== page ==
excerpt from 'Music and Friends: Or, Pleasant Recollections of a Dilettante' pp. 134 (169 words)

excerpt from 'Music and Friends: Or, Pleasant Recollections of a Dilettante' pp. 134 (169 words)

part of

Music and Friends: Or, Pleasant Recollections of a Dilettante

original language

urn:iso:std:iso:639:ed-3:eng

in pages

134

type

text excerpt

encoded value

My father once visited Mr. Hall [...] He was a miller, upon an extensive scale, and kept many cats to protect his corn, from the ravages of rats and mice. So strong was his belief in this ancient notion, that he could not be prevailed upon to taste animal food, lest he should be devouring some one of his ancestors. — This opinion was much strengthened by the discovery that one of his cats was very fond of music ; he conceived it to possess the soul of a musician. Several of these animals were lying on the hearth, and he assured my father that if he would sing a short strain, the cat would awaken and show signs of pleasure ; and if the music were Handel's the experiment would be sure to succeed. To be certain of no collusion, he hummed an air not generally known, 'Hide me from days garish eye', when Grimalkin instantly leaped upon his knee, placing her mouth near to his, and purring with evident delight.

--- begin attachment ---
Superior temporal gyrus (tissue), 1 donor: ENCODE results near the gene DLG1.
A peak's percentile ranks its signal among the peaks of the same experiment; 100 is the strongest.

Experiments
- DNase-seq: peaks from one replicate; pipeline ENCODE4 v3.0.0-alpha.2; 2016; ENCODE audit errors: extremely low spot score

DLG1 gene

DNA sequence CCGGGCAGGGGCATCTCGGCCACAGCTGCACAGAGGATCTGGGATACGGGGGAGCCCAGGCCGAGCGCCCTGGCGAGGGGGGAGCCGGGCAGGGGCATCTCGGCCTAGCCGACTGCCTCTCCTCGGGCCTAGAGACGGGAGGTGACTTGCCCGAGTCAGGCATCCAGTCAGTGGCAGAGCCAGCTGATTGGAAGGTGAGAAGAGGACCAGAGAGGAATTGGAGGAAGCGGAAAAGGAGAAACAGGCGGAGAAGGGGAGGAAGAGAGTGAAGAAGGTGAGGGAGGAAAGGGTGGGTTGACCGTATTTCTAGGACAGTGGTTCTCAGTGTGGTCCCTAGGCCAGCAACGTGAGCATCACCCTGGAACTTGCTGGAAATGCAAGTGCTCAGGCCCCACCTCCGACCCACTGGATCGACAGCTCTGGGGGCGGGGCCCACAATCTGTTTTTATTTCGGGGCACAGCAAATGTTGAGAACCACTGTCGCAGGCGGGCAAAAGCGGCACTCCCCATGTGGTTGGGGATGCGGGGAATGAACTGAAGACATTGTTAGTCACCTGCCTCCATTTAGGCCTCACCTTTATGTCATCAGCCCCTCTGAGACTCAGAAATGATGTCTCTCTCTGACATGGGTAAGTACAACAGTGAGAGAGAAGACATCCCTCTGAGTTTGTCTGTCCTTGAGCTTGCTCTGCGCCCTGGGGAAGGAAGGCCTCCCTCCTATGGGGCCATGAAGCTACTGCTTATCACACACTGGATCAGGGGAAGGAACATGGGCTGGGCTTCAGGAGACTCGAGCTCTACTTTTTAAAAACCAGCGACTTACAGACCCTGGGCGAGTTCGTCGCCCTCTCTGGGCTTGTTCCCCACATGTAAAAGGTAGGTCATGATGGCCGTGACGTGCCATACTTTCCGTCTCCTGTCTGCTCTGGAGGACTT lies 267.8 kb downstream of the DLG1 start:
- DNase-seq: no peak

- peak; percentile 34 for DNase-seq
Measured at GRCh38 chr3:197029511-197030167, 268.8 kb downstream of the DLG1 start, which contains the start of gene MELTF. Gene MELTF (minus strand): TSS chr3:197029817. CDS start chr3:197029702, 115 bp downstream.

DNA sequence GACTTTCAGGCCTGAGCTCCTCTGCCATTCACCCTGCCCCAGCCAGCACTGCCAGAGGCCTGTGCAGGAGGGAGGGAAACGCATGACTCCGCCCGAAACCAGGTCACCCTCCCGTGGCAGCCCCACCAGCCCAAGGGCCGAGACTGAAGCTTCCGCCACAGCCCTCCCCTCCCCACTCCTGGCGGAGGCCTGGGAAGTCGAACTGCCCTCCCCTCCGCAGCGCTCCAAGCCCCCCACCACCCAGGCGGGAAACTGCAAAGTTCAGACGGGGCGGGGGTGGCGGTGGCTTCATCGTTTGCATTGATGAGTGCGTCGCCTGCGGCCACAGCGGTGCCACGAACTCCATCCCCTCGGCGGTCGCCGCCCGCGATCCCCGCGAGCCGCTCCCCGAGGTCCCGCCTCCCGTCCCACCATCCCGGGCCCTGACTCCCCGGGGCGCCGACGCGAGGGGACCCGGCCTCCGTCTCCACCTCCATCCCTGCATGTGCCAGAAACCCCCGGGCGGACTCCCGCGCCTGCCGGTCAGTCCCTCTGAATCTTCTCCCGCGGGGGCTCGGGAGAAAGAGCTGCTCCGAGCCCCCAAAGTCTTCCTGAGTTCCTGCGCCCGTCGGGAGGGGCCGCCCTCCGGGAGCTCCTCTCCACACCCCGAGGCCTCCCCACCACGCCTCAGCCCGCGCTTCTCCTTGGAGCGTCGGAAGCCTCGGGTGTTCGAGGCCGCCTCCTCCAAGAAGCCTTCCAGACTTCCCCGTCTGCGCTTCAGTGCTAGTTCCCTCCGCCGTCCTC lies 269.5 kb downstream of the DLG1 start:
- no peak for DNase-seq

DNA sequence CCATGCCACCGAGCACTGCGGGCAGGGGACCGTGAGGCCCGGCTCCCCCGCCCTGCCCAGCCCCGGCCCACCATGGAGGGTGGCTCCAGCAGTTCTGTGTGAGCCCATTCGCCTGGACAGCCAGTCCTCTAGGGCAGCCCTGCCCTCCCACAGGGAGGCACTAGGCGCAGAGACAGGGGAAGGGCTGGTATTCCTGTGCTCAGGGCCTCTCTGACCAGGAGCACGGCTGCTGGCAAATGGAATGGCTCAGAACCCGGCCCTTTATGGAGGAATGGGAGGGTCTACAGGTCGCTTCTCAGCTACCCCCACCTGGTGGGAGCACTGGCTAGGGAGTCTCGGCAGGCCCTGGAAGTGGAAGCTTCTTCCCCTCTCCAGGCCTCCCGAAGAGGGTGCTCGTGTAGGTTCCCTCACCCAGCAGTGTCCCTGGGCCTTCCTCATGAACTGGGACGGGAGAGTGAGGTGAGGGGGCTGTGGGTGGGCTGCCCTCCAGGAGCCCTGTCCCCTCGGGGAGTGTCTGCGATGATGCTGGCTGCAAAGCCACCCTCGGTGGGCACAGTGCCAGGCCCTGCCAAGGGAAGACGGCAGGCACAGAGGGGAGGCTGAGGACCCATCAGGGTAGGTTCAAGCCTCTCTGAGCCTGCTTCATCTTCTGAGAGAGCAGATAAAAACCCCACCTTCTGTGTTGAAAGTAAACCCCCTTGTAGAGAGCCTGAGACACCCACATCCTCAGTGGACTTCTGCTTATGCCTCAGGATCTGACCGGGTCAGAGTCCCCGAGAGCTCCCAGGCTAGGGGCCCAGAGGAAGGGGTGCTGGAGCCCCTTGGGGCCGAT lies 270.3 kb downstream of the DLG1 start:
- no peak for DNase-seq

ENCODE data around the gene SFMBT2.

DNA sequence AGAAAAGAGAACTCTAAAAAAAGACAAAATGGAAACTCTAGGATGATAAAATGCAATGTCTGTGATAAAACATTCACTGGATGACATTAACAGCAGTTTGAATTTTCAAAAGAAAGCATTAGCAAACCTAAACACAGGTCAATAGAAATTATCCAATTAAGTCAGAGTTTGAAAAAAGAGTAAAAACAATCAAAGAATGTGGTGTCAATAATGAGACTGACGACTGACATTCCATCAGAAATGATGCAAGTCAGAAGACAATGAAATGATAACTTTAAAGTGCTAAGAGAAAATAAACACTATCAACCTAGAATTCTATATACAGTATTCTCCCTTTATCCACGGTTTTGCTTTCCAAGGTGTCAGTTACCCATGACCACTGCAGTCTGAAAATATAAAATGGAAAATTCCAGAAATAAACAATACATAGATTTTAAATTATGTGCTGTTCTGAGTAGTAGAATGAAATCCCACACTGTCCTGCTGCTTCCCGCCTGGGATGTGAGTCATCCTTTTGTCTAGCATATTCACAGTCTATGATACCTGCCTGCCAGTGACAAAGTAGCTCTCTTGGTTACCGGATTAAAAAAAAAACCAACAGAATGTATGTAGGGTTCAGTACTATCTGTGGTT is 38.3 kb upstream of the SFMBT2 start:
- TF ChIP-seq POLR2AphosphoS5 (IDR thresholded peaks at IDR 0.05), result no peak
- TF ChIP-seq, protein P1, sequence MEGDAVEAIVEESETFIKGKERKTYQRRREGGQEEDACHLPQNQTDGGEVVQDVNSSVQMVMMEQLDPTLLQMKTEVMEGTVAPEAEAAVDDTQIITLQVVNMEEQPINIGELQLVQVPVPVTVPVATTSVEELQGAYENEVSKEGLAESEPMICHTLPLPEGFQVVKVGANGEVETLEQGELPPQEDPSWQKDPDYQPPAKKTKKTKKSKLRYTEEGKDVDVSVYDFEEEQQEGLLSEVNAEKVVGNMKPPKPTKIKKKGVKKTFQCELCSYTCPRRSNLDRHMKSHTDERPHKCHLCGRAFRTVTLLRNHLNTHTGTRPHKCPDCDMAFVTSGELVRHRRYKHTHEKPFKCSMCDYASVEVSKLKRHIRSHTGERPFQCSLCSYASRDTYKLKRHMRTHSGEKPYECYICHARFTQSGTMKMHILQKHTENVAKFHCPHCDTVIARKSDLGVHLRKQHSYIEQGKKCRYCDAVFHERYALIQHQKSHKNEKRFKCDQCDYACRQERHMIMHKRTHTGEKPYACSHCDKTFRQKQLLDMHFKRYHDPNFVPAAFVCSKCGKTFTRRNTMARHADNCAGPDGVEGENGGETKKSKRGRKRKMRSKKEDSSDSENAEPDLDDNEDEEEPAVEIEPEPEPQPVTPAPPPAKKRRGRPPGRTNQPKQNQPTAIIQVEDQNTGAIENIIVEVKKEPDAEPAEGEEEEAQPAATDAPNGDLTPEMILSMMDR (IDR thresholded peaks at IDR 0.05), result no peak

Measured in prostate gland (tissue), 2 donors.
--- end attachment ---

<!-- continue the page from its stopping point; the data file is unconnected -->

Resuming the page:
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excerpt from 'Music and Friends: Or, Pleasant Recollections of a Dilettante' pp. 134 (169 words)

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